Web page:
A day after criticizing Likud for choosing a largely far-right list of prospective Knesset members for the upcoming general elections in its primaries, Labor chairwoman Shelly Yachimovich on Tuesday admitted that she fears a similarly extremist slant to her party resulting from the Labor primaries on Thursday.
“It’s absurd, but I face a similar challenge to the one that [Prime Minister Benjamin] Netanyahu faced,” Yachimovich was quoted as saying at a parlor meeting with national-religious citizens on Tuesday afternoon. “Presumably, he, too, didn’t want certain people in his party.”
Netanyahu made no secret of his disappointment at the virtual ousting of moderate party veterans such as Dan Meridor, Benny Begin and Michael Eitan, and the rise of hardline right-wingers Moshe Feiglin and others, in Monday’s Likud primaries.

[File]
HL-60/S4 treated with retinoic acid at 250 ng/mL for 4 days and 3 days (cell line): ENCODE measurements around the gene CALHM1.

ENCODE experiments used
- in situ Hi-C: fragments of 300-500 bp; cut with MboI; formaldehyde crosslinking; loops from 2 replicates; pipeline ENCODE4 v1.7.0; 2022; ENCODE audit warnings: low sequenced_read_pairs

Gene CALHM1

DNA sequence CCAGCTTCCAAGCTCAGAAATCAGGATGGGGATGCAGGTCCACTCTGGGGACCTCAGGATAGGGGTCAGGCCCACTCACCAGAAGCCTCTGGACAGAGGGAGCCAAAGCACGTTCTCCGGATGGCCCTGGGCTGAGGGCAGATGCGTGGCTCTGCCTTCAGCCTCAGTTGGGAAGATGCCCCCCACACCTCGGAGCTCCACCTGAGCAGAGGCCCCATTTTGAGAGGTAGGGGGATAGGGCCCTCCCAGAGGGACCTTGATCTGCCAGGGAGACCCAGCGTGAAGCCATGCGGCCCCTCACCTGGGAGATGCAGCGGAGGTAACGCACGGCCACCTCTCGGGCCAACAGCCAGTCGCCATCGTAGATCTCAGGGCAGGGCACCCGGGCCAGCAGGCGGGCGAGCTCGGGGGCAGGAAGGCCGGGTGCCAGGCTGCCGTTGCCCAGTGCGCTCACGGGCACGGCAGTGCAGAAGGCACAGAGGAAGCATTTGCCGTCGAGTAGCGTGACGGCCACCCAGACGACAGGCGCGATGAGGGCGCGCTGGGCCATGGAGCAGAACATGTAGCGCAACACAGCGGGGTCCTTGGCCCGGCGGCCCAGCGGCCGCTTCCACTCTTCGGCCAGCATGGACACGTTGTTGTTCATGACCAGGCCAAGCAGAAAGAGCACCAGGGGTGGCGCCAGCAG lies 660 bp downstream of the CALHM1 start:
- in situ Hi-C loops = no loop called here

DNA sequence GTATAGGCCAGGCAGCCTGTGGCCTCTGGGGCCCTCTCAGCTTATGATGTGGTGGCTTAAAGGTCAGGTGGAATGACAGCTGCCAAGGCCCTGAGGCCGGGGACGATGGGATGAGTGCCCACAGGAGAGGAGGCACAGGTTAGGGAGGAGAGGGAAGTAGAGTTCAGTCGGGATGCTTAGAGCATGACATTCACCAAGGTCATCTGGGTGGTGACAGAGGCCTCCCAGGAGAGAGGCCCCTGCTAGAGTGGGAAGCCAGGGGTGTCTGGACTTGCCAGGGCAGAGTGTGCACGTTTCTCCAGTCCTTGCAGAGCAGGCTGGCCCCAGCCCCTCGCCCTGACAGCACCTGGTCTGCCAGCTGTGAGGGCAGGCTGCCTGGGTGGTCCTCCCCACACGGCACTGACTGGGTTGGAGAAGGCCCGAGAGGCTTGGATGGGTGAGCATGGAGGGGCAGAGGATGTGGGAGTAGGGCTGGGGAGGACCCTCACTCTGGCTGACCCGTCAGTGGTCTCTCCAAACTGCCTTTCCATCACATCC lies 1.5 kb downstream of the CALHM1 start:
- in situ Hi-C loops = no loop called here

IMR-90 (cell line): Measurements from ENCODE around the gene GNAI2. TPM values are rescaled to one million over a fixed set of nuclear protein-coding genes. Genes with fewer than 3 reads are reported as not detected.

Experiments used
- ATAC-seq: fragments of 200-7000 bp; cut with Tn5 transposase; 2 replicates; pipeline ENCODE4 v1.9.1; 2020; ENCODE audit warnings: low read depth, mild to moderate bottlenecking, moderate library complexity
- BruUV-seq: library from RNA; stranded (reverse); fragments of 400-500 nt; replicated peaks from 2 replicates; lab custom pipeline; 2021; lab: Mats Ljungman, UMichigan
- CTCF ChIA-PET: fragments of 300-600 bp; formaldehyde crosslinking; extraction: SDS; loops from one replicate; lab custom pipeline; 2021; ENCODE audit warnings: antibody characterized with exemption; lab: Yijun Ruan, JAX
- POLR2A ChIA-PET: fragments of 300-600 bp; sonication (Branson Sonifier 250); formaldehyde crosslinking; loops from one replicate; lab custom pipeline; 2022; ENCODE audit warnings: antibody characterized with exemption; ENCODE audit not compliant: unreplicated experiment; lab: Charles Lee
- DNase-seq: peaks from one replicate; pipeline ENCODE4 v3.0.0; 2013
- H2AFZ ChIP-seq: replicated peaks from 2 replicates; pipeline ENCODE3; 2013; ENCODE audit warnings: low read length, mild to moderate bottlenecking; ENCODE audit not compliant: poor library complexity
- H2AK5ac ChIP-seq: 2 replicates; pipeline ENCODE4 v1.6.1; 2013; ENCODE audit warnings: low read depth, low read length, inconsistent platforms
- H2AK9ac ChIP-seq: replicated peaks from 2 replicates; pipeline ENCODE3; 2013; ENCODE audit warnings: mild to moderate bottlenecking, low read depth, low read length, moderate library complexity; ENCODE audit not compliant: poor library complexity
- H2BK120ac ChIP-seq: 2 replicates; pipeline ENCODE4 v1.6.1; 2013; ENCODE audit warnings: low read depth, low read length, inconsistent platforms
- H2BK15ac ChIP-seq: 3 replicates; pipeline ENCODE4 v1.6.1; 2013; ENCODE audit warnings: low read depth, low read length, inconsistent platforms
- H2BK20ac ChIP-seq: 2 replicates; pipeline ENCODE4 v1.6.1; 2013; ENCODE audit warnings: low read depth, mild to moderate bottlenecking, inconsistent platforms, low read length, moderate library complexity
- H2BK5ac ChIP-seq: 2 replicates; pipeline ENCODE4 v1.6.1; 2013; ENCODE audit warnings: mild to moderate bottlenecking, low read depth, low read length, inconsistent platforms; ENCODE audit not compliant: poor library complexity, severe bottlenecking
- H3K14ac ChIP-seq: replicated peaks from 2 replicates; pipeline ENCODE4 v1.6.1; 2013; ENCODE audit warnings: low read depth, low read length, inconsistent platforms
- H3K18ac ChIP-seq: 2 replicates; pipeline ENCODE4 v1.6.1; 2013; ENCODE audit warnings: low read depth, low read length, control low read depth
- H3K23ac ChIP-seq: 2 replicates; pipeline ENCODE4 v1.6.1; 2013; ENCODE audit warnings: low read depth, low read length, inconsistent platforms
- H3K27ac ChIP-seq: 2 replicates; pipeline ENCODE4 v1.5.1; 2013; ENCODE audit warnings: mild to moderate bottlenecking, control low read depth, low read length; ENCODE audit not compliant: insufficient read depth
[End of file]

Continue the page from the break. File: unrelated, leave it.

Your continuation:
Yachimovich has tried to position Labor as center-left alternative to Likud in the elections, a move that could be jeopardized by the loss of certain longtime MKs. While Yachimovich did not name specific Labor candidates whom she would prefer not to see in high spots on the party list, she told those gathered at the parlor meeting on Tuesday that she hoped the primaries would establish a “balanced” list of candidates.
Yachimovich also appealed to the larger national-religious community, which once shared a political alliance with Labor but in recent decades has largely identified with the right wing in Israeli politics, saying, “For once, don’t vote on the borders of the state, but on what happens within those borders” and urging a focus on social welfare rather than diplomacy and security.
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